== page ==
But thoughts and emotions are primarily mental constructs, not consequences of external events. Ten people can have ten different emotional reactions to the same situation.
There is no point in blaming your boss, family members, life partner, or society for how you feel, think, and behave.
If you wish to achieve emotional independence, start by looking inward because that’s where you have the most control. The outside world will move on regardless of your needs, wants, and preferences.
Whenever you feel unhappy or dissatisfied with someone or something, ask yourself this: Is there another way I can look at things so I don’t end up upsetting myself over someone or something I can’t change?
Long story short, don’t believe the first thoughts that come to mind. Instead, try to look for other explanations.
An emotionally independent life is an examined life.
3. Discover your character strengths
People who have achieved emotional independence have a robust set of character traits that help them navigate the unpredictable aspects of life.
In a world where control and stability are merely illusions that keep us from falling into an existential crisis, your character traits provide a stable bedrock upon which you can build your future.
Character traits are part of our personality and influence the way you feel, think, and behave. Discovering them is a practical way to cultivate self-awareness and self-growth.
Each trait represents an anchor that keeps you close to who you are and helps you be less reactive to life’s unexpected turns. In other words, your character is a framework for smart decision making and implicitly emotional independence.
That’s why they call them strengths.
If you wish to discover your character strengths, visit viacharacter.org and take the free survey.
Based on the five primary character strengths that define your personality, you can then think of practical ways to manifest those traits into your life.
4. Accept the harsh truths of life
That is probably the toughest step towards emotional independence because it requires you to adjust your outlook on life.
In general, we like to think that life is governed by a set of rules which, if we follow to the letter, will bring us lasting happiness and success. Rules like, “Stay in school, and you’ll be successful” or “Be a nice person, and others will return the favor.”
However, reality tells an entirely different story. In other words, not everyone who studies hard becomes successful.
Some people run six-figure businesses without even having a college degree. As for being kind, there is a good chance you will encounter people who take advantage of your good nature.
I am not trying to say that you should drop out of school, adopt a “Me…Me…Me” attitude, and do whatever you like regardless of consequences.
All I’m saying is that to reach emotional independence; you should always adjust your expectations based on how reality looks like, not how you believe reality should look like.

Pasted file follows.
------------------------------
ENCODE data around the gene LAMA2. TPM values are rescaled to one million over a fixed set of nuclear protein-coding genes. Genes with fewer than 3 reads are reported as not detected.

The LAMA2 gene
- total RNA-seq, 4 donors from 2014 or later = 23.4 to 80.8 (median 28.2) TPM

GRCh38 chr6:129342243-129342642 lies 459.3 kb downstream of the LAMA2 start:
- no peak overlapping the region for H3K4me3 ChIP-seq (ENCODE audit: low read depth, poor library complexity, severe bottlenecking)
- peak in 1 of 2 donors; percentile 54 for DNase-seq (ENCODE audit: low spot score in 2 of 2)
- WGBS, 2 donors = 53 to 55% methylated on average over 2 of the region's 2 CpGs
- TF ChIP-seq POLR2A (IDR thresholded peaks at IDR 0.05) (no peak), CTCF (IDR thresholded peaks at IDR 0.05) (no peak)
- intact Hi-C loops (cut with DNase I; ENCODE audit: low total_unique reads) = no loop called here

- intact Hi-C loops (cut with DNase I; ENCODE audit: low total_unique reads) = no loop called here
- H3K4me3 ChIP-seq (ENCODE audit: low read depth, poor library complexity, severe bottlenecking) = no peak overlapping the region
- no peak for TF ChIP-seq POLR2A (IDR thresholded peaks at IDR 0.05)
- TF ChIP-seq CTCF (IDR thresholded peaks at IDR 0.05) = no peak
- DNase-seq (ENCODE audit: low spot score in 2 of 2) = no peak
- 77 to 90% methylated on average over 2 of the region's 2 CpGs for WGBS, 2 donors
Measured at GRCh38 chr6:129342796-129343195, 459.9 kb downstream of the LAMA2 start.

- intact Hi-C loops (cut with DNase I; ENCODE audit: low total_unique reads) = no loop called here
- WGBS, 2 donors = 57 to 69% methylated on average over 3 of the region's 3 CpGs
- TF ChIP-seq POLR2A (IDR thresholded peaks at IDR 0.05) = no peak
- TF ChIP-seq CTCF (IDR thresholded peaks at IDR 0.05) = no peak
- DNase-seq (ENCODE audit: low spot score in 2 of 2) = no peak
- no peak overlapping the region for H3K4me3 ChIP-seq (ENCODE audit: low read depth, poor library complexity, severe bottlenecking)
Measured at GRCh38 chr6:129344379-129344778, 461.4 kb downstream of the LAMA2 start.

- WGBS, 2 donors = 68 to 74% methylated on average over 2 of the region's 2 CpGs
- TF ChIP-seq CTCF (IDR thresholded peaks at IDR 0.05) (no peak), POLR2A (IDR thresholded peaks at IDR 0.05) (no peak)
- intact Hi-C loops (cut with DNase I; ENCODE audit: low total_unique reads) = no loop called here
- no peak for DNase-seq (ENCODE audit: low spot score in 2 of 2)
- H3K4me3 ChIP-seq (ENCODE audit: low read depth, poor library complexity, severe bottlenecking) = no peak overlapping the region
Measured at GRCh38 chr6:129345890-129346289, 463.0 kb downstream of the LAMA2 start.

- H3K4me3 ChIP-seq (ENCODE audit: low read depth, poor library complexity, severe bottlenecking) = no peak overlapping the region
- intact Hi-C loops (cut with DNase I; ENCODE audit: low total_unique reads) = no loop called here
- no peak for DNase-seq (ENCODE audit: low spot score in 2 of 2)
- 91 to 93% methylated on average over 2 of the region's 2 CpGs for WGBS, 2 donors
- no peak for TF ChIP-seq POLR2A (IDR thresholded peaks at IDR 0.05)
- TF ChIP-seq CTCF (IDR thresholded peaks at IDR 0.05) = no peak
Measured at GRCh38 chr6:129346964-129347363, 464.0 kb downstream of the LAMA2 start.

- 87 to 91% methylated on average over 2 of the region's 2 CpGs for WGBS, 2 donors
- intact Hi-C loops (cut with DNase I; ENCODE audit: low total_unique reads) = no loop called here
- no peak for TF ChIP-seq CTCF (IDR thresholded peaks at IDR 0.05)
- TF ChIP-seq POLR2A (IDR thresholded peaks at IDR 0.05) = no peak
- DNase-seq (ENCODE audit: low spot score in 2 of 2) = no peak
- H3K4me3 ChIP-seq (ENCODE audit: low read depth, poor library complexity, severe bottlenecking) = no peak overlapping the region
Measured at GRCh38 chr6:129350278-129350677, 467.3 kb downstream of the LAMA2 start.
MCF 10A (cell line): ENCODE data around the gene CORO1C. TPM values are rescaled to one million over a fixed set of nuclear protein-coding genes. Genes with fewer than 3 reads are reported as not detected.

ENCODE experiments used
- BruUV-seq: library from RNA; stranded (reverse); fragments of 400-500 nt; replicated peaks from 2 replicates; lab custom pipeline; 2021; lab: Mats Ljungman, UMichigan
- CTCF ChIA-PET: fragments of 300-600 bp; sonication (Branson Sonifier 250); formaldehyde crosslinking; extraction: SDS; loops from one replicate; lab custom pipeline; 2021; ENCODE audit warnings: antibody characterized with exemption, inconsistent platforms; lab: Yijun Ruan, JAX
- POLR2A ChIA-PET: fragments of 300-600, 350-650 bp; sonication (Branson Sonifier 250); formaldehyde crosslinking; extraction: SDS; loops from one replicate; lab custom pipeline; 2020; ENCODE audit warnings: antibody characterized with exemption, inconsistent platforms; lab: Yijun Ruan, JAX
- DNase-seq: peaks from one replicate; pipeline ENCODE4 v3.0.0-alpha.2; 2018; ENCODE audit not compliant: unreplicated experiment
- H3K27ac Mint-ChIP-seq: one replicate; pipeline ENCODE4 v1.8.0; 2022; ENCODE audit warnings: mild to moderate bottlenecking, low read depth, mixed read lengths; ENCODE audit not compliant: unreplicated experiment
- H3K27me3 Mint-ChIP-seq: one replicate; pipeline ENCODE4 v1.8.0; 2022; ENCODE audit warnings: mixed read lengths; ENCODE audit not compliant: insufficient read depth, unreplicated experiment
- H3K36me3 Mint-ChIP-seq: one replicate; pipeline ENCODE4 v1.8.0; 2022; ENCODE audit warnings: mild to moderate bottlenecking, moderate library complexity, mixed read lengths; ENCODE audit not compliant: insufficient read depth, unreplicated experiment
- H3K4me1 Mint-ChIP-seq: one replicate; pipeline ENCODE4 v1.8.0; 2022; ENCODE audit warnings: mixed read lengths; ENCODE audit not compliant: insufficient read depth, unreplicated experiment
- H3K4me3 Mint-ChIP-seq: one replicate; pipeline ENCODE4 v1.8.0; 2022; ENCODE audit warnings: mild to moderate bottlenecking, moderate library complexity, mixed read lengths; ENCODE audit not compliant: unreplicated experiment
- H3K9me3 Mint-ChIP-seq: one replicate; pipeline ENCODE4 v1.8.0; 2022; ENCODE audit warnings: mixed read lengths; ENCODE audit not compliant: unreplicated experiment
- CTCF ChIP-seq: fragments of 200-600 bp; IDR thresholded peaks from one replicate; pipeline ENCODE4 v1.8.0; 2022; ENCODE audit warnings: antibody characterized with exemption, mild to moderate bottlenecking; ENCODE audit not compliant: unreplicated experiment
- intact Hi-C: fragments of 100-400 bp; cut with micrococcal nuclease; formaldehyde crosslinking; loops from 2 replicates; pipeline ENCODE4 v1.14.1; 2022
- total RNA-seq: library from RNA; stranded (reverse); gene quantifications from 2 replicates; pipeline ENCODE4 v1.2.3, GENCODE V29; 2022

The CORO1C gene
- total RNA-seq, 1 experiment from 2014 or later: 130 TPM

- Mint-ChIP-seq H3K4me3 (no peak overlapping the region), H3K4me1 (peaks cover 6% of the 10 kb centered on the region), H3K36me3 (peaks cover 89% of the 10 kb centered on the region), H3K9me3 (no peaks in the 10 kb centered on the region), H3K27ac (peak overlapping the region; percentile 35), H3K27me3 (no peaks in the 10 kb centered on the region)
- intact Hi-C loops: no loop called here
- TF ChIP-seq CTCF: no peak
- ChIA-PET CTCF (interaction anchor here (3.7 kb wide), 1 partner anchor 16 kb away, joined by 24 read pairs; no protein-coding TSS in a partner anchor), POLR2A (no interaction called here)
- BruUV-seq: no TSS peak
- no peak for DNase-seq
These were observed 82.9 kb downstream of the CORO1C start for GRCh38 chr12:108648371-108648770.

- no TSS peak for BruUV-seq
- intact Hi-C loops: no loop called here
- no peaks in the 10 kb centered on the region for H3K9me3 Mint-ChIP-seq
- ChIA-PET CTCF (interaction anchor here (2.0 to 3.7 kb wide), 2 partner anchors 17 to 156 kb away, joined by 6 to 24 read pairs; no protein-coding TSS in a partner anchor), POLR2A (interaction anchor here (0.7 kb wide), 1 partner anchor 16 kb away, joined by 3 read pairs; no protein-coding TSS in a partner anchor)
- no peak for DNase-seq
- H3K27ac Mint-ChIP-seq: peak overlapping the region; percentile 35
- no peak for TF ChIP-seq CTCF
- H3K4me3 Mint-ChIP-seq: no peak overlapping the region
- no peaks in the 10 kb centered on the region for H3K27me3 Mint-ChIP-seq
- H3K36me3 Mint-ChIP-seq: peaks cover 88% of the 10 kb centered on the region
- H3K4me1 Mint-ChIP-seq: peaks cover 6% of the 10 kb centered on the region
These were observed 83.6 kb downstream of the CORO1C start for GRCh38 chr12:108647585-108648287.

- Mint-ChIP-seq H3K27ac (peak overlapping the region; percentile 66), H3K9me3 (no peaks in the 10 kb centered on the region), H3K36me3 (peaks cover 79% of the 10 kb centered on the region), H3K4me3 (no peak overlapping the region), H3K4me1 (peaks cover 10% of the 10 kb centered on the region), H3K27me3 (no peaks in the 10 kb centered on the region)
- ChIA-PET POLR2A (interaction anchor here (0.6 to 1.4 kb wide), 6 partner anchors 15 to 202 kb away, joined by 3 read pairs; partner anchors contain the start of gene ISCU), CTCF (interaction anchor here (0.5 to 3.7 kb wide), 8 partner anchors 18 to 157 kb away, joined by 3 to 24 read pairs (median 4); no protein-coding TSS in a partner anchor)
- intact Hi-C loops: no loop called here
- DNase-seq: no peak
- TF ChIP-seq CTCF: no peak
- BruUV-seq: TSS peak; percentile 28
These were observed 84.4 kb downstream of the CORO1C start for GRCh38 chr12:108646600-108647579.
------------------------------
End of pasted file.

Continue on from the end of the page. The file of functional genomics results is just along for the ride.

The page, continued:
In fact, here are a couple of harsh truths about the world we are living in:
5. Cultivate gratitude
We know for a fact that living with a general sense of dissatisfaction creates a vicious circle of frustration, emotional pain, and constant complaining.
Fortunately, there is one solution for this self-defeating mentality – gratitude.
Even though gratitude is not as tangible as a fat bank account or a brand-new sports car, this practice has a much greater power to change your life than all the material things put together.
Gratitude makes you stop taking life for granted and shows you see all the good things you already have in your life. In other words, you learn to enjoy the things you have, instead of complaining about what you don’t have.
One practical way to cultivate this attitude is by making a gratitude box.
Start by picking a small box where you can put all the things that you’re grateful for.
At the end of each day, write one thing you’re grateful for on a sticky note or piece of paper and put it in the box.
Whenever you feel dissatisfied with your life, open the box, and take a good look at all the wonderful things that have happened to you.
Gratitude reminds us that happiness and satisfaction are within our control. All we need to do is learn to enjoy the life we have, instead of constantly searching for fulfillment in situations and material possessions that are not (yet) within our grasp.
Final Thoughts on Emotional Independence:
Authentic happiness is a state of mind that you can only achieve when you:
Once you overcome these self-defeating beliefs and attitudes, you can:
That’s how an emotionally independent life looks like.
Alexander Draghici is a licensed Clinical Psychologist, CBT practitioner, and content writer for various mental health websites. His work focuses mainly on strategies designed to help people manage and prevent two of the most common emotional problems – anxiety and depression.